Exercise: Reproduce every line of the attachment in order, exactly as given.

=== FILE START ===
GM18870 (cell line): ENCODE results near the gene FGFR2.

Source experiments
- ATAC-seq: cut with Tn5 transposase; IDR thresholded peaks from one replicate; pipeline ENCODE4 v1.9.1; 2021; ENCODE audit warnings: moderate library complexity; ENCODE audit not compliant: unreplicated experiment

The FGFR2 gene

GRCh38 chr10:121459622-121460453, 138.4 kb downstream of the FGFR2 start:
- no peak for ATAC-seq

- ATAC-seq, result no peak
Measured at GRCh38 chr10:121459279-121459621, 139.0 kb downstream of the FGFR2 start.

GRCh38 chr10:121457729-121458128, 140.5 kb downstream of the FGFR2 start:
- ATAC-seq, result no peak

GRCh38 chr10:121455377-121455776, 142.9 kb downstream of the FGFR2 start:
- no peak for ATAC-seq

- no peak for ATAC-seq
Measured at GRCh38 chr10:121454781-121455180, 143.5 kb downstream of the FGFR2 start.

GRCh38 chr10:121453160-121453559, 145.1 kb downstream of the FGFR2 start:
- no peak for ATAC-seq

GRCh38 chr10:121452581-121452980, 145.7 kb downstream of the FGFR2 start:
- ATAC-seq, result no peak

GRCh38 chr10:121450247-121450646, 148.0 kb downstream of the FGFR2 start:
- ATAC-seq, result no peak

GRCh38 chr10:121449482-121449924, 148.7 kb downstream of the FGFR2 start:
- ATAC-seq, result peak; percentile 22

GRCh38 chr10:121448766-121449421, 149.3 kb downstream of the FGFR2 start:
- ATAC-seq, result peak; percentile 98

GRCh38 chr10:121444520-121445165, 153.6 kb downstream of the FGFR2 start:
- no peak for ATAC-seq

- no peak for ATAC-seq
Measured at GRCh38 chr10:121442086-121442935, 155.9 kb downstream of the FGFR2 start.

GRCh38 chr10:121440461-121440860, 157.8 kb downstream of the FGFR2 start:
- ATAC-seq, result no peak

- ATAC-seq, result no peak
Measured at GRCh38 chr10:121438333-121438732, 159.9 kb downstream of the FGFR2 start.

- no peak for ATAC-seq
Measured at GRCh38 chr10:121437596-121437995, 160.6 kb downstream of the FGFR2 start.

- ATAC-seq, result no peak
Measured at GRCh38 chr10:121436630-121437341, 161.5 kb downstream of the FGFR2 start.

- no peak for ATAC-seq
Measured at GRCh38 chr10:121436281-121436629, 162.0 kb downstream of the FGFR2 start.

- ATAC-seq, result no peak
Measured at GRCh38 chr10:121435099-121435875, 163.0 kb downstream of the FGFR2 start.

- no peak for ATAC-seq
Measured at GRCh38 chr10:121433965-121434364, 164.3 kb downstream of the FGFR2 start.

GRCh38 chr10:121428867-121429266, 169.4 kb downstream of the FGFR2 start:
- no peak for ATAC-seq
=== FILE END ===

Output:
GM18870 (cell line): ENCODE results near the gene FGFR2.

Source experiments
- ATAC-seq: cut with Tn5 transposase; IDR thresholded peaks from one replicate; pipeline ENCODE4 v1.9.1; 2021; ENCODE audit warnings: moderate library complexity; ENCODE audit not compliant: unreplicated experiment

The FGFR2 gene

GRCh38 chr10:121459622-121460453, 138.4 kb downstream of the FGFR2 start:
- no peak for ATAC-seq

- ATAC-seq, result no peak
Measured at GRCh38 chr10:121459279-121459621, 139.0 kb downstream of the FGFR2 start.

GRCh38 chr10:121457729-121458128, 140.5 kb downstream of the FGFR2 start:
- ATAC-seq, result no peak

GRCh38 chr10:121455377-121455776, 142.9 kb downstream of the FGFR2 start:
- no peak for ATAC-seq

- no peak for ATAC-seq
Measured at GRCh38 chr10:121454781-121455180, 143.5 kb downstream of the FGFR2 start.

GRCh38 chr10:121453160-121453559, 145.1 kb downstream of the FGFR2 start:
- no peak for ATAC-seq

GRCh38 chr10:121452581-121452980, 145.7 kb downstream of the FGFR2 start:
- ATAC-seq, result no peak

GRCh38 chr10:121450247-121450646, 148.0 kb downstream of the FGFR2 start:
- ATAC-seq, result no peak

GRCh38 chr10:121449482-121449924, 148.7 kb downstream of the FGFR2 start:
- ATAC-seq, result peak; percentile 22

GRCh38 chr10:121448766-121449421, 149.3 kb downstream of the FGFR2 start:
- ATAC-seq, result peak; percentile 98

GRCh38 chr10:121444520-121445165, 153.6 kb downstream of the FGFR2 start:
- no peak for ATAC-seq

- no peak for ATAC-seq
Measured at GRCh38 chr10:121442086-121442935, 155.9 kb downstream of the FGFR2 start.

GRCh38 chr10:121440461-121440860, 157.8 kb downstream of the FGFR2 start:
- ATAC-seq, result no peak

- ATAC-seq, result no peak
Measured at GRCh38 chr10:121438333-121438732, 159.9 kb downstream of the FGFR2 start.

- no peak for ATAC-seq
Measured at GRCh38 chr10:121437596-121437995, 160.6 kb downstream of the FGFR2 start.

- ATAC-seq, result no peak
Measured at GRCh38 chr10:121436630-121437341, 161.5 kb downstream of the FGFR2 start.

- no peak for ATAC-seq
Measured at GRCh38 chr10:121436281-121436629, 162.0 kb downstream of the FGFR2 start.

- ATAC-seq, result no peak
Measured at GRCh38 chr10:121435099-121435875, 163.0 kb downstream of the FGFR2 start.

- no peak for ATAC-seq
Measured at GRCh38 chr10:121433965-121434364, 164.3 kb downstream of the FGFR2 start.

GRCh38 chr10:121428867-121429266, 169.4 kb downstream of the FGFR2 start:
- no peak for ATAC-seq